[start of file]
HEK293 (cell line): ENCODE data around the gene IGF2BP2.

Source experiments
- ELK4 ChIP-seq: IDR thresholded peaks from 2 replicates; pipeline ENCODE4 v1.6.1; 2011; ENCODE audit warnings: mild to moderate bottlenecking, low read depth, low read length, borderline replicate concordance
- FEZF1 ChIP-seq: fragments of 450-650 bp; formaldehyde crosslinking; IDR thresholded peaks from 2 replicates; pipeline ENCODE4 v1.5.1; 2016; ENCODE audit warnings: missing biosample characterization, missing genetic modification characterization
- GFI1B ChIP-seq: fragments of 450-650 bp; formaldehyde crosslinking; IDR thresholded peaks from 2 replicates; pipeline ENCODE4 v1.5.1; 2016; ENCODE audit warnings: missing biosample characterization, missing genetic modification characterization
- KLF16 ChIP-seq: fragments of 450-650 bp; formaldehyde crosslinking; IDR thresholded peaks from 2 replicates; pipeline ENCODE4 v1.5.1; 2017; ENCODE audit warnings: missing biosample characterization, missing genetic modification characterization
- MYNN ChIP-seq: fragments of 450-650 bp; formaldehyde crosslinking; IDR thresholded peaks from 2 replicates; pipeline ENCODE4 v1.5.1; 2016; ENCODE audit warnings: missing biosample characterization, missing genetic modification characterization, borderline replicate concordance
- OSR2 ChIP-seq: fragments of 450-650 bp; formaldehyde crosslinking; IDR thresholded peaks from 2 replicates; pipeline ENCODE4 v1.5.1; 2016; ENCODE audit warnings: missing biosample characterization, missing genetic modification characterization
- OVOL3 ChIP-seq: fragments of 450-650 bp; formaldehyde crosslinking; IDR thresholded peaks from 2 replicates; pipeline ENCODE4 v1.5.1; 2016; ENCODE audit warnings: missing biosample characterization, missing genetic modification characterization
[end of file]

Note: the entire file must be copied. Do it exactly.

HEK293 (cell line): ENCODE data around the gene IGF2BP2.

Source experiments
- ELK4 ChIP-seq: IDR thresholded peaks from 2 replicates; pipeline ENCODE4 v1.6.1; 2011; ENCODE audit warnings: mild to moderate bottlenecking, low read depth, low read length, borderline replicate concordance
- FEZF1 ChIP-seq: fragments of 450-650 bp; formaldehyde crosslinking; IDR thresholded peaks from 2 replicates; pipeline ENCODE4 v1.5.1; 2016; ENCODE audit warnings: missing biosample characterization, missing genetic modification characterization
- GFI1B ChIP-seq: fragments of 450-650 bp; formaldehyde crosslinking; IDR thresholded peaks from 2 replicates; pipeline ENCODE4 v1.5.1; 2016; ENCODE audit warnings: missing biosample characterization, missing genetic modification characterization
- KLF16 ChIP-seq: fragments of 450-650 bp; formaldehyde crosslinking; IDR thresholded peaks from 2 replicates; pipeline ENCODE4 v1.5.1; 2017; ENCODE audit warnings: missing biosample characterization, missing genetic modification characterization
- MYNN ChIP-seq: fragments of 450-650 bp; formaldehyde crosslinking; IDR thresholded peaks from 2 replicates; pipeline ENCODE4 v1.5.1; 2016; ENCODE audit warnings: missing biosample characterization, missing genetic modification characterization, borderline replicate concordance
- OSR2 ChIP-seq: fragments of 450-650 bp; formaldehyde crosslinking; IDR thresholded peaks from 2 replicates; pipeline ENCODE4 v1.5.1; 2016; ENCODE audit warnings: missing biosample characterization, missing genetic modification characterization
- OVOL3 ChIP-seq: fragments of 450-650 bp; formaldehyde crosslinking; IDR thresholded peaks from 2 replicates; pipeline ENCODE4 v1.5.1; 2016; ENCODE audit warnings: missing biosample characterization, missing genetic modification characterization